Police Constable Alfred Smith was killed during an air raid while evacuating a street in Finsbury and ensuring that women from a factory took cover. The date may be a little surprising, though: 13 June 1917. While air raids over London are associated with the Second World War, there had been some during the 1914-18 war too, mainly carried out by Zeppelins.
The first raid on London took place on 31 May 1915 in the East End, killing six people. Defences were soon improved and blackout regulations put in place. Losses of Zeppelins were heavy. However, 1917 saw a new form of attacker: squadrons of Gotha aeroplanes. Casualties were much higher than those for Zeppelin raids; London's first and worst was that which killed PC Smith. He was one of 162 dead, with many more wounded. The attack had taken place in broad daylight, when streets and buildings were busy - among the casualties were 16 children killed by a direct hit on their school. Only one of the squadron of 22 aeroplanes which made the attack was brought down.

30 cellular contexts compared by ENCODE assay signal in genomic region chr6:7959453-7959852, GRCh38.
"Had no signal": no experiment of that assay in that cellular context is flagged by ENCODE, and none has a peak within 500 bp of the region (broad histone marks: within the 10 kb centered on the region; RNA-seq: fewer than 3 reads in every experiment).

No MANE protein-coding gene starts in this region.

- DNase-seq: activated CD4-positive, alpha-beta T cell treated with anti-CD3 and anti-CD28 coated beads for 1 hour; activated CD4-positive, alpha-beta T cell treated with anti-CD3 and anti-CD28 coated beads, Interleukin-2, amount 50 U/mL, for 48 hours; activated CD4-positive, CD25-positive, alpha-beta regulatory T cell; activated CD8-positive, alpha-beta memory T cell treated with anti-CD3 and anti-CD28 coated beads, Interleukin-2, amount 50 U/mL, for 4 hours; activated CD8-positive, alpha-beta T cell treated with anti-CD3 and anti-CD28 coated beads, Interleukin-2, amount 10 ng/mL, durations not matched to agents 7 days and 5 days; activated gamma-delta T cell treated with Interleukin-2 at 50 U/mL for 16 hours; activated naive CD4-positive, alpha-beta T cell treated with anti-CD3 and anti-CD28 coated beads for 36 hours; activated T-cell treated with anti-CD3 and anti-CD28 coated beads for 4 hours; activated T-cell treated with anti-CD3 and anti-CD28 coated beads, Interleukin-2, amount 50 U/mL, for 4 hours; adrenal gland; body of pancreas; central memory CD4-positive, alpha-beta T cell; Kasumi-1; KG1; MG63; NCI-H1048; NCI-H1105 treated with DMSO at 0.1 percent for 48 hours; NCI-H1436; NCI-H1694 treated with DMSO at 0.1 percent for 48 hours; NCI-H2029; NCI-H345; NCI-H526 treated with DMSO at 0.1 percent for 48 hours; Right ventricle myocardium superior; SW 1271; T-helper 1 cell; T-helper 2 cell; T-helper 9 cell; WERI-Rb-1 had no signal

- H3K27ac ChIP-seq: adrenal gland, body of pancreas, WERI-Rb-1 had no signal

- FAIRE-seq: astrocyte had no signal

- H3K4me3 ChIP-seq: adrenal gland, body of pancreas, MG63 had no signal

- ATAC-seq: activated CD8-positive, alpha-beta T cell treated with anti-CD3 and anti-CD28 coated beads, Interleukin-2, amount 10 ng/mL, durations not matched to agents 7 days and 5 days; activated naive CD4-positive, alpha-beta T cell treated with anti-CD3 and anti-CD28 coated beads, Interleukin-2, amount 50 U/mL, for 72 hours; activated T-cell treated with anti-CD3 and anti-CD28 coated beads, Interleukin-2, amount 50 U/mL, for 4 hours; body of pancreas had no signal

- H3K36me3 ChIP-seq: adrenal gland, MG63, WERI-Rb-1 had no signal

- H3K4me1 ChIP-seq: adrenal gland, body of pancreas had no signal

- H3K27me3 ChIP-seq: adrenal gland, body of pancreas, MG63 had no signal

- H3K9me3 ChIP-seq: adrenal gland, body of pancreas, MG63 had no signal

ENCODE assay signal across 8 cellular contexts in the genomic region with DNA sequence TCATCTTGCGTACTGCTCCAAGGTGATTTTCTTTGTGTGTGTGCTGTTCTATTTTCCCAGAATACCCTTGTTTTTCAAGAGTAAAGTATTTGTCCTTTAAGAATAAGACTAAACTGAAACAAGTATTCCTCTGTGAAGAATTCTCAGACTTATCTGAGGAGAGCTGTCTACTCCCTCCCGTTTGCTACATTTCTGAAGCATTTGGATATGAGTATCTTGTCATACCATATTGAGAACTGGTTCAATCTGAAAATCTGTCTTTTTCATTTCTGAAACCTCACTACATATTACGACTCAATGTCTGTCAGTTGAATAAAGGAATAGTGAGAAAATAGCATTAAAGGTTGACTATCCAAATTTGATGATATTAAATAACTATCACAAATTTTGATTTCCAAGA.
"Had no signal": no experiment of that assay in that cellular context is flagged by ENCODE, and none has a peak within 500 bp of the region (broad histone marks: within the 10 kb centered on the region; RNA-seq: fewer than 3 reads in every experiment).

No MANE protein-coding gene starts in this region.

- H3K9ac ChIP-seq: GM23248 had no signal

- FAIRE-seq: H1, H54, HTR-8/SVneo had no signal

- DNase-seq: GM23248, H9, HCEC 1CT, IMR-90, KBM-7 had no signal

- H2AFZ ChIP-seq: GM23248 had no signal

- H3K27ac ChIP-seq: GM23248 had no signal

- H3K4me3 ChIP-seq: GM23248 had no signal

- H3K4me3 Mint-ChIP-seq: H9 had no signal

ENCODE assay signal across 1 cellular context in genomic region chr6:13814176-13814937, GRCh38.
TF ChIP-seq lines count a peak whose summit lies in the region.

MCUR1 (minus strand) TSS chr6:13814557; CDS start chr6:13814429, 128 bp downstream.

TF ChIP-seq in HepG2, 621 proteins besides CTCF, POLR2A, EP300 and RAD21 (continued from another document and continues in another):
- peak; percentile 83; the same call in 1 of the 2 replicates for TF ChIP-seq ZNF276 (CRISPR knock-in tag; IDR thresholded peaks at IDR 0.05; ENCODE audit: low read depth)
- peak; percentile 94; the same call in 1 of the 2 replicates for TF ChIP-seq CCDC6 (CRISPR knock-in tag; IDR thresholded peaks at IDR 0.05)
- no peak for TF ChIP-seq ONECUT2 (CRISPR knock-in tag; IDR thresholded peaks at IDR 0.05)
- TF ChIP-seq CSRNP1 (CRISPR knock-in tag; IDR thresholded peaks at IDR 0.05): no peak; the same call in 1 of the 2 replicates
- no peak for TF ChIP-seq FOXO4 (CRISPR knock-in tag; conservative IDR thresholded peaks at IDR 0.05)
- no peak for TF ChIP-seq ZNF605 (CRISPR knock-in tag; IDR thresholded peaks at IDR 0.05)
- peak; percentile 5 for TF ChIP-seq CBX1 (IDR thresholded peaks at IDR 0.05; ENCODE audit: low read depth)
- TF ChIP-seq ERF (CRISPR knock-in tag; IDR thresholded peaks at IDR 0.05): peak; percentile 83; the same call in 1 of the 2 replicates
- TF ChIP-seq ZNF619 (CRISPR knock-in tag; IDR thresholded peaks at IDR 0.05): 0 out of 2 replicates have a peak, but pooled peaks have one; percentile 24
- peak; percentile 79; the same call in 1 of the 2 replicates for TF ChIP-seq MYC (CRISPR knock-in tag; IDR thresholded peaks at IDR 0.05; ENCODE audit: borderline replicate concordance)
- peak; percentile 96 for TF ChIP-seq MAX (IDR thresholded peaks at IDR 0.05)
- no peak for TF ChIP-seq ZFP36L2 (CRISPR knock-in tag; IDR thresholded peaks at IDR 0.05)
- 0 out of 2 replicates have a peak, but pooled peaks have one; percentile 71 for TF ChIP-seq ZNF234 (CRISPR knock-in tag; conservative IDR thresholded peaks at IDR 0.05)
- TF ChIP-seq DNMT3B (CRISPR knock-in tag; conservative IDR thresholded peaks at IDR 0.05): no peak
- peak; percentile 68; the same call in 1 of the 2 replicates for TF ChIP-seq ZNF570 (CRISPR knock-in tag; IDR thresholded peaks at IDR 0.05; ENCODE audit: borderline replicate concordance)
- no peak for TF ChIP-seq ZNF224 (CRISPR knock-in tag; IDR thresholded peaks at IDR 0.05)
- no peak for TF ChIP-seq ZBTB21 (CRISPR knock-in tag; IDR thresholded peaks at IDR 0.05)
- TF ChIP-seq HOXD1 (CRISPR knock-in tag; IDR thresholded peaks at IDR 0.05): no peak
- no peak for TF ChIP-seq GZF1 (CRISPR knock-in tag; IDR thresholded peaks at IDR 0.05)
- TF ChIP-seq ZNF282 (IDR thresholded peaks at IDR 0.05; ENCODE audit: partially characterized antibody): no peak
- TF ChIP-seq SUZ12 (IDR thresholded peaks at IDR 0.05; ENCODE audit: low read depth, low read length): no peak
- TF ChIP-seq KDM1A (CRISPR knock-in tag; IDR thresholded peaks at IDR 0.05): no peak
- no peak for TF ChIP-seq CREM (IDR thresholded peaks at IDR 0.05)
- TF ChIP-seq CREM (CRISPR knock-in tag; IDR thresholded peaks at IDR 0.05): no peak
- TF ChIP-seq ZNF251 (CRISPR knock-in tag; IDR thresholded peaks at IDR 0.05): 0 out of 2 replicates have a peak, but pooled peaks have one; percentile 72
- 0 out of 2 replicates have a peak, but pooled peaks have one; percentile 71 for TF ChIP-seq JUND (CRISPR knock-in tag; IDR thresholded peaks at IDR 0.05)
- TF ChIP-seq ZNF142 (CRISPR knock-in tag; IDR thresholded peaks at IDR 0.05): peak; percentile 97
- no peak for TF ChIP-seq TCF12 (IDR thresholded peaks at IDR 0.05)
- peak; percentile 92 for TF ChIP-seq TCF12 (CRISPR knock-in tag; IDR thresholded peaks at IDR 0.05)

The air raid of 13 June was to have two unintended effects. First was the strengthening of the RAF, which led to heavy losses of Gothas and the end of daytime bombing. The second unexpected consequence was that rather than destroying morale, the attacks on civilians increased popular hostility to the Germans. Overall, the effect of air raids on Britain in World War One was of limited military significance - a fact which perhaps makes the loss of life even more poignant.
ALFRED SMITH, POLICE CONSTABLE, WHO WAS KILLED IN AN AIR RAID WHILE SAVING THE LIVES OF WOMEN AND GIRLS, JUNE 13 1917
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